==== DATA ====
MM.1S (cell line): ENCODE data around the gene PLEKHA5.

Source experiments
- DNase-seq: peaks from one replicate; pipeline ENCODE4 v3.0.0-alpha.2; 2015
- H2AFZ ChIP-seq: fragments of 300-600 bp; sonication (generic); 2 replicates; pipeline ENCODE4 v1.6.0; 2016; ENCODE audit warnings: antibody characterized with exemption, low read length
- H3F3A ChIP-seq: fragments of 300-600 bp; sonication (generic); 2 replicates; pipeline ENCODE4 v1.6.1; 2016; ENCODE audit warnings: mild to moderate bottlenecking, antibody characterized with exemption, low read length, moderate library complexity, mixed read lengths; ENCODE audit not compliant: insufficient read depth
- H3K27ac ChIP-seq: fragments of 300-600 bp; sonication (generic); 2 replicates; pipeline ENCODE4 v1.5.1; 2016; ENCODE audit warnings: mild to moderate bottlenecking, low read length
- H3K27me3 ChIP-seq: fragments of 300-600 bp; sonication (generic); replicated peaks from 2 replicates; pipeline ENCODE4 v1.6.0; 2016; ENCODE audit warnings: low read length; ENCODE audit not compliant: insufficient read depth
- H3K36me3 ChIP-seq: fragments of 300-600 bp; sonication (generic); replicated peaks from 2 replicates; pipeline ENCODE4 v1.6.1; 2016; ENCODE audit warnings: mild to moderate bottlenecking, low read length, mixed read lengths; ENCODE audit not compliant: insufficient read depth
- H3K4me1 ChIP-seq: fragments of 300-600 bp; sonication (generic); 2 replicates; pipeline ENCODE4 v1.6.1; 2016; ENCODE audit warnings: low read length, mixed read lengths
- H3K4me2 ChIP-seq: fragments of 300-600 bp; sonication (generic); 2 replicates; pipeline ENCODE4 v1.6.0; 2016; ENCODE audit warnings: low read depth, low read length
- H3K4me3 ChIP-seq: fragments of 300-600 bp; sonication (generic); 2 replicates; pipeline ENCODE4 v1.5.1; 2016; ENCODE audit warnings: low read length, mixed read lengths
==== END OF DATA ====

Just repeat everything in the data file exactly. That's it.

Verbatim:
MM.1S (cell line): ENCODE data around the gene PLEKHA5.

Source experiments
- DNase-seq: peaks from one replicate; pipeline ENCODE4 v3.0.0-alpha.2; 2015
- H2AFZ ChIP-seq: fragments of 300-600 bp; sonication (generic); 2 replicates; pipeline ENCODE4 v1.6.0; 2016; ENCODE audit warnings: antibody characterized with exemption, low read length
- H3F3A ChIP-seq: fragments of 300-600 bp; sonication (generic); 2 replicates; pipeline ENCODE4 v1.6.1; 2016; ENCODE audit warnings: mild to moderate bottlenecking, antibody characterized with exemption, low read length, moderate library complexity, mixed read lengths; ENCODE audit not compliant: insufficient read depth
- H3K27ac ChIP-seq: fragments of 300-600 bp; sonication (generic); 2 replicates; pipeline ENCODE4 v1.5.1; 2016; ENCODE audit warnings: mild to moderate bottlenecking, low read length
- H3K27me3 ChIP-seq: fragments of 300-600 bp; sonication (generic); replicated peaks from 2 replicates; pipeline ENCODE4 v1.6.0; 2016; ENCODE audit warnings: low read length; ENCODE audit not compliant: insufficient read depth
- H3K36me3 ChIP-seq: fragments of 300-600 bp; sonication (generic); replicated peaks from 2 replicates; pipeline ENCODE4 v1.6.1; 2016; ENCODE audit warnings: mild to moderate bottlenecking, low read length, mixed read lengths; ENCODE audit not compliant: insufficient read depth
- H3K4me1 ChIP-seq: fragments of 300-600 bp; sonication (generic); 2 replicates; pipeline ENCODE4 v1.6.1; 2016; ENCODE audit warnings: low read length, mixed read lengths
- H3K4me2 ChIP-seq: fragments of 300-600 bp; sonication (generic); 2 replicates; pipeline ENCODE4 v1.6.0; 2016; ENCODE audit warnings: low read depth, low read length
- H3K4me3 ChIP-seq: fragments of 300-600 bp; sonication (generic); 2 replicates; pipeline ENCODE4 v1.5.1; 2016; ENCODE audit warnings: low read length, mixed read lengths